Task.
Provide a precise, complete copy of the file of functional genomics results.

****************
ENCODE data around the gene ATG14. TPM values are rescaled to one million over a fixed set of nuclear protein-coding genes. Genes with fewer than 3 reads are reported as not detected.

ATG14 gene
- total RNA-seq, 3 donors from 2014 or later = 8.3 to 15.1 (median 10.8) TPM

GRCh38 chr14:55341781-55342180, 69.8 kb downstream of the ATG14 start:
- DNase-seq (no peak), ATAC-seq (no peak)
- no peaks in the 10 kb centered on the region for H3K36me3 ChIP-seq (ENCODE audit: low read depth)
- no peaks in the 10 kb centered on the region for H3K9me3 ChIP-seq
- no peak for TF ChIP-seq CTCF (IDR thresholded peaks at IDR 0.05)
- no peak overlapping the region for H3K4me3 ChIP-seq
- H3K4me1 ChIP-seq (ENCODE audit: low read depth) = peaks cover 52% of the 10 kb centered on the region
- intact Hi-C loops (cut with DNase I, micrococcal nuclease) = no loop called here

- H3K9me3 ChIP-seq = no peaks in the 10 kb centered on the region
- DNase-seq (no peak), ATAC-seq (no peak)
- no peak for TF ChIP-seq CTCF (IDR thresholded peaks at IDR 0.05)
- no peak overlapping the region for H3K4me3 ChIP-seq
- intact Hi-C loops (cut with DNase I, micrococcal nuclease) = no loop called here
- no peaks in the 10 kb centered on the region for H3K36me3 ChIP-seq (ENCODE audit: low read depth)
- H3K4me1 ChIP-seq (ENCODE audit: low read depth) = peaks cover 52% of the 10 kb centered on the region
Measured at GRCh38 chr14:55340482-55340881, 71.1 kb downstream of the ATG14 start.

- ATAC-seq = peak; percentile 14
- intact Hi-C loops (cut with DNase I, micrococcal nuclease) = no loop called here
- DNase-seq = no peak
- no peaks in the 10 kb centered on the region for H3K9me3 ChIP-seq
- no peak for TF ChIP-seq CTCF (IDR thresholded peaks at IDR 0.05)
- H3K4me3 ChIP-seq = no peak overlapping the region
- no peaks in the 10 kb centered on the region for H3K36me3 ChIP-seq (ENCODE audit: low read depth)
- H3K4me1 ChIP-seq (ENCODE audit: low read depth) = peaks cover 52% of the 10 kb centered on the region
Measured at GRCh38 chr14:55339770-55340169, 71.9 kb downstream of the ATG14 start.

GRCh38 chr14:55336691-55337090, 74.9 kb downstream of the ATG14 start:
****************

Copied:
ENCODE data around the gene ATG14. TPM values are rescaled to one million over a fixed set of nuclear protein-coding genes. Genes with fewer than 3 reads are reported as not detected.

ATG14 gene
- total RNA-seq, 3 donors from 2014 or later = 8.3 to 15.1 (median 10.8) TPM

GRCh38 chr14:55341781-55342180, 69.8 kb downstream of the ATG14 start:
- DNase-seq (no peak), ATAC-seq (no peak)
- no peaks in the 10 kb centered on the region for H3K36me3 ChIP-seq (ENCODE audit: low read depth)
- no peaks in the 10 kb centered on the region for H3K9me3 ChIP-seq
- no peak for TF ChIP-seq CTCF (IDR thresholded peaks at IDR 0.05)
- no peak overlapping the region for H3K4me3 ChIP-seq
- H3K4me1 ChIP-seq (ENCODE audit: low read depth) = peaks cover 52% of the 10 kb centered on the region
- intact Hi-C loops (cut with DNase I, micrococcal nuclease) = no loop called here

- H3K9me3 ChIP-seq = no peaks in the 10 kb centered on the region
- DNase-seq (no peak), ATAC-seq (no peak)
- no peak for TF ChIP-seq CTCF (IDR thresholded peaks at IDR 0.05)
- no peak overlapping the region for H3K4me3 ChIP-seq
- intact Hi-C loops (cut with DNase I, micrococcal nuclease) = no loop called here
- no peaks in the 10 kb centered on the region for H3K36me3 ChIP-seq (ENCODE audit: low read depth)
- H3K4me1 ChIP-seq (ENCODE audit: low read depth) = peaks cover 52% of the 10 kb centered on the region
Measured at GRCh38 chr14:55340482-55340881, 71.1 kb downstream of the ATG14 start.

- ATAC-seq = peak; percentile 14
- intact Hi-C loops (cut with DNase I, micrococcal nuclease) = no loop called here
- DNase-seq = no peak
- no peaks in the 10 kb centered on the region for H3K9me3 ChIP-seq
- no peak for TF ChIP-seq CTCF (IDR thresholded peaks at IDR 0.05)
- H3K4me3 ChIP-seq = no peak overlapping the region
- no peaks in the 10 kb centered on the region for H3K36me3 ChIP-seq (ENCODE audit: low read depth)
- H3K4me1 ChIP-seq (ENCODE audit: low read depth) = peaks cover 52% of the 10 kb centered on the region
Measured at GRCh38 chr14:55339770-55340169, 71.9 kb downstream of the ATG14 start.

GRCh38 chr14:55336691-55337090, 74.9 kb downstream of the ATG14 start: